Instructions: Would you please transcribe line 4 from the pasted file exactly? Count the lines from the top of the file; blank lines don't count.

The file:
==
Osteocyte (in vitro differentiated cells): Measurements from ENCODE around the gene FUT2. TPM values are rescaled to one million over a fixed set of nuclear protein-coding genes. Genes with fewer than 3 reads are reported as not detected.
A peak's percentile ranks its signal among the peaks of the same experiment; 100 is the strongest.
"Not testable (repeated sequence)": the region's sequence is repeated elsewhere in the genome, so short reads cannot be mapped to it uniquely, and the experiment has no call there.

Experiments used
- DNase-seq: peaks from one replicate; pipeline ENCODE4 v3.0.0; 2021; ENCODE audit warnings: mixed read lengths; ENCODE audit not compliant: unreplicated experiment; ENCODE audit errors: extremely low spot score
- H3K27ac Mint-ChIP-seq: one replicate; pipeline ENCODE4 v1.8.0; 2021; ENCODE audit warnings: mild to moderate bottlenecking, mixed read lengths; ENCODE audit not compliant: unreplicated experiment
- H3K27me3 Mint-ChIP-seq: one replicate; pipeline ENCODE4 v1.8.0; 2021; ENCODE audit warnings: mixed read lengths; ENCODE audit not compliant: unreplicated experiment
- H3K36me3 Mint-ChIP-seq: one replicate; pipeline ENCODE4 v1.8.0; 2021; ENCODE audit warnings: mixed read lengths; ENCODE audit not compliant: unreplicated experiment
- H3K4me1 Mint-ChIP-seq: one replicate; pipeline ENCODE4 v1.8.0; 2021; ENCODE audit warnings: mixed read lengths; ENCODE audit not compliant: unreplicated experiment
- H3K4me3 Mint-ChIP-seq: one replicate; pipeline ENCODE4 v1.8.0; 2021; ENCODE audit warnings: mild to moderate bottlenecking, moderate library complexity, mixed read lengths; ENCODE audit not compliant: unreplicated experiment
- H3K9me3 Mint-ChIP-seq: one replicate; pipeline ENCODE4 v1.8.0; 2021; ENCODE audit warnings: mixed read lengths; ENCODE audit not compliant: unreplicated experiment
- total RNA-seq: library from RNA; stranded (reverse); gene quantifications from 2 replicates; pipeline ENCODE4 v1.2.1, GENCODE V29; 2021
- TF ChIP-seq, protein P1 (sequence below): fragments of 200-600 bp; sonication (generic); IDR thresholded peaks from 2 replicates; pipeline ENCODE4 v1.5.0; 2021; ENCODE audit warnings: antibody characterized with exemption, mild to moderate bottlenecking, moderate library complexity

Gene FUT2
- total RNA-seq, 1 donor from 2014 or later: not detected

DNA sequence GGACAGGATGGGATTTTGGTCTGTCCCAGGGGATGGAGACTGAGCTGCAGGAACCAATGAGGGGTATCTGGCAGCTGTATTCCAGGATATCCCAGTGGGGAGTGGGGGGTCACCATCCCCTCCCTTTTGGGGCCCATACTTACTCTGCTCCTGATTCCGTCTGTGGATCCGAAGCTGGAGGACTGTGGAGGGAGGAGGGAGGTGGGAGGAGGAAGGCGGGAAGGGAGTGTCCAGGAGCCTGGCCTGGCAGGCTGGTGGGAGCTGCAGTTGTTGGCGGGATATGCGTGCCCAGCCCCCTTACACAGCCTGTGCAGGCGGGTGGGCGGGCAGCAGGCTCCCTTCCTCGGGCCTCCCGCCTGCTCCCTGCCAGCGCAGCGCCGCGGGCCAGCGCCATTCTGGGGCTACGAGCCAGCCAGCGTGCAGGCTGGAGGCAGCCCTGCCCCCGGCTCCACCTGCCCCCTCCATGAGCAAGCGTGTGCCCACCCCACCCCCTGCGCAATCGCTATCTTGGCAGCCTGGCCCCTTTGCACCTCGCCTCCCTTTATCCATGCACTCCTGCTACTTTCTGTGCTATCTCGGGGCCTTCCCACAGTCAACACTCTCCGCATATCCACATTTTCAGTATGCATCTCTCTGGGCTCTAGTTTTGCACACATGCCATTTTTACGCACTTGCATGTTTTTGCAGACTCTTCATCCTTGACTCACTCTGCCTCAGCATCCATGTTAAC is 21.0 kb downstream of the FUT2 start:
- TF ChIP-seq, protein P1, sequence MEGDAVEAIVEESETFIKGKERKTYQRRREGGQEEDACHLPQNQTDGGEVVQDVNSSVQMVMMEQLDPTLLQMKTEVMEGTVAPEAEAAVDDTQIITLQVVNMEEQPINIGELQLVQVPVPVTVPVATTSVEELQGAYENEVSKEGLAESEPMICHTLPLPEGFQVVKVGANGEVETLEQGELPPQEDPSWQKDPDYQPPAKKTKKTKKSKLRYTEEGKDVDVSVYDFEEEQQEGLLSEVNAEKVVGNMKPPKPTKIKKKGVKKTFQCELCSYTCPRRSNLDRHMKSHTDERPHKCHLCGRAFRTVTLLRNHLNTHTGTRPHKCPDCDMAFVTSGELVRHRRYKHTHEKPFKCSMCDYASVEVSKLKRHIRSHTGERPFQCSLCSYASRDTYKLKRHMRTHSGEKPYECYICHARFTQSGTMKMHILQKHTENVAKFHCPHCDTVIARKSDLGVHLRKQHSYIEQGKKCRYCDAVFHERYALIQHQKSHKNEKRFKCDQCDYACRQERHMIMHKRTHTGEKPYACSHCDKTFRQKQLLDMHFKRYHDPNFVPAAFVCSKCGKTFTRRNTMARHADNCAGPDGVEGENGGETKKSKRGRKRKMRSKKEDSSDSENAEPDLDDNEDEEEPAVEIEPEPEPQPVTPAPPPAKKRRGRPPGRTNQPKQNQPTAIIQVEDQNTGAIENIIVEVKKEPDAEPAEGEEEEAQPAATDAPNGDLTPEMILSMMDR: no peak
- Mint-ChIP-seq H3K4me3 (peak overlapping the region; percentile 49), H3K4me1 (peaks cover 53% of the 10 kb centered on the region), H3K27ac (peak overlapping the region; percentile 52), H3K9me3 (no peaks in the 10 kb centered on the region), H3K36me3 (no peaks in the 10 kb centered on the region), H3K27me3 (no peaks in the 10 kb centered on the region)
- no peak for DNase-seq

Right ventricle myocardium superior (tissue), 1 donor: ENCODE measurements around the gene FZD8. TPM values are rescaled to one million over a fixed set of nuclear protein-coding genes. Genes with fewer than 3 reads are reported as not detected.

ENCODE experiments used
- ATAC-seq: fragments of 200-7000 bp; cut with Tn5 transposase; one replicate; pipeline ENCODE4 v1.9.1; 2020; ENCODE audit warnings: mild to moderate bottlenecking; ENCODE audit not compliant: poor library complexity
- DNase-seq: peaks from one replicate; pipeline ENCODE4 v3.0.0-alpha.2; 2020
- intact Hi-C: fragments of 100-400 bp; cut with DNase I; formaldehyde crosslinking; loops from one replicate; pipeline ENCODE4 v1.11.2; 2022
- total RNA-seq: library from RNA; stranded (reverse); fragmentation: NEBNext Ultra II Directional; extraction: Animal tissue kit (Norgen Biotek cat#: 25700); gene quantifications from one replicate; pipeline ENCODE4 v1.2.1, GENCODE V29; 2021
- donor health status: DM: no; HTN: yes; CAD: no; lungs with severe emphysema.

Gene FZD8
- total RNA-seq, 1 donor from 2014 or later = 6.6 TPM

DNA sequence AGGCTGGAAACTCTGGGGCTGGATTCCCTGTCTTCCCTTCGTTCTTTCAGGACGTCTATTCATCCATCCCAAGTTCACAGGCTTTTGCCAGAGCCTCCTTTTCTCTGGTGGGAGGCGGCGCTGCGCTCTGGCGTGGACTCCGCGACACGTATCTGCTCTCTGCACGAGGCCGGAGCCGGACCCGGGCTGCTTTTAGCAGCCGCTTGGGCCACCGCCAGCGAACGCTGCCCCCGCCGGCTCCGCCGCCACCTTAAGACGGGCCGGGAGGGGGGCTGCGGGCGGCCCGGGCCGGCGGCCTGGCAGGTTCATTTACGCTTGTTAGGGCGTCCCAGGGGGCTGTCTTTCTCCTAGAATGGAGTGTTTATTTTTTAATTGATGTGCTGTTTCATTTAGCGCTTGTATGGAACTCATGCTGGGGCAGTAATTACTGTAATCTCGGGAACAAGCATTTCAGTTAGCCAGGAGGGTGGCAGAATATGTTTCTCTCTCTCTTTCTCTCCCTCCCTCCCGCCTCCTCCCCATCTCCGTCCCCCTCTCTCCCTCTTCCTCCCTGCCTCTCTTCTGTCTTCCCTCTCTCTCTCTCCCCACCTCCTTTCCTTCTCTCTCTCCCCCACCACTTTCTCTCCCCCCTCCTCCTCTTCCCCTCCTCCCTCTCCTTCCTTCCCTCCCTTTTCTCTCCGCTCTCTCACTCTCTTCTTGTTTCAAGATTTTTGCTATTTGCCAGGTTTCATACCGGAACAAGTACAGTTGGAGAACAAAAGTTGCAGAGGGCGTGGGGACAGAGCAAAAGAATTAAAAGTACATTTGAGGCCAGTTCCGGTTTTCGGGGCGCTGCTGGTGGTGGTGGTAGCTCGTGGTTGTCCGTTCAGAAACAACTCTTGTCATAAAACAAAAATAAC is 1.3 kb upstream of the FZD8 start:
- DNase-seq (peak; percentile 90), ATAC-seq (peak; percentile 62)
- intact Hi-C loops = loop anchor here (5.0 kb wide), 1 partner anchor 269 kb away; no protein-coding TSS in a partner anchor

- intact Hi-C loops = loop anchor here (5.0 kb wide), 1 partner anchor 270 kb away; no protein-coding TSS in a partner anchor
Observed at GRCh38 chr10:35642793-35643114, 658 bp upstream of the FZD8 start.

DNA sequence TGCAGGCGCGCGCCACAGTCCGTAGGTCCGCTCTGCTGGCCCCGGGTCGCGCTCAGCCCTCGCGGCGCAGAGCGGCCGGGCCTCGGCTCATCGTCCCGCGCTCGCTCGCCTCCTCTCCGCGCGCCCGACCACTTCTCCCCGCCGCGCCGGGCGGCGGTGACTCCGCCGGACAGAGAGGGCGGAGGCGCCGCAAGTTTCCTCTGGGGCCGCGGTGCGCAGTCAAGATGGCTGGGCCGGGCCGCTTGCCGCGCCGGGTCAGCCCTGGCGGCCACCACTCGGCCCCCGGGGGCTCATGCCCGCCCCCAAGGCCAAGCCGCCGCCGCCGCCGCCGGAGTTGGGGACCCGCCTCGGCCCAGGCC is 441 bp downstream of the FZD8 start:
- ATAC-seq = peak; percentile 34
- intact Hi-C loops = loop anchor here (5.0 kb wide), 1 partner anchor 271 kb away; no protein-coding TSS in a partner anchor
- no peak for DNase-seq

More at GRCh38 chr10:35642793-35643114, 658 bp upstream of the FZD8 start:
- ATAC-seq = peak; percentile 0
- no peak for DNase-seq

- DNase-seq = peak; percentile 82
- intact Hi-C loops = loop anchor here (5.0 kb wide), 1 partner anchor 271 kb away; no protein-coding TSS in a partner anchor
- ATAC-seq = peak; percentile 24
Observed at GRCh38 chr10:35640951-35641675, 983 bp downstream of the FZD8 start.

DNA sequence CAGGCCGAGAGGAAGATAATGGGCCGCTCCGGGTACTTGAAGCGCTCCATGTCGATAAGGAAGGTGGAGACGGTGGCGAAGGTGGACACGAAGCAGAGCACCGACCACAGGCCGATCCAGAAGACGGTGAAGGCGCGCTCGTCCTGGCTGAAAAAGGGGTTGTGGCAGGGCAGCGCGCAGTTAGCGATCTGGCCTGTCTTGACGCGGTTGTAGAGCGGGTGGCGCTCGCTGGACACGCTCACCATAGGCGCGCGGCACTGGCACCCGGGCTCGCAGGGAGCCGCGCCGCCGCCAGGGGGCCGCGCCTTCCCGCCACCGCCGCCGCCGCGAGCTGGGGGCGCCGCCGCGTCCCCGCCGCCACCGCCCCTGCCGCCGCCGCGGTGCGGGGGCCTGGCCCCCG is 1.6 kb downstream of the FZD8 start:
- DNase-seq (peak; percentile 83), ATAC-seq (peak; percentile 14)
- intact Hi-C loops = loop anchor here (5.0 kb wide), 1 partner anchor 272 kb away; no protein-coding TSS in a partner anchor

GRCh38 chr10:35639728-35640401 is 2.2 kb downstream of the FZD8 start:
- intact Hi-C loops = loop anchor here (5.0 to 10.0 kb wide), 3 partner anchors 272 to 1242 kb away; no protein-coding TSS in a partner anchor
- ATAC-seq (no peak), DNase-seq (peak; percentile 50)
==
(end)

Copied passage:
Experiments used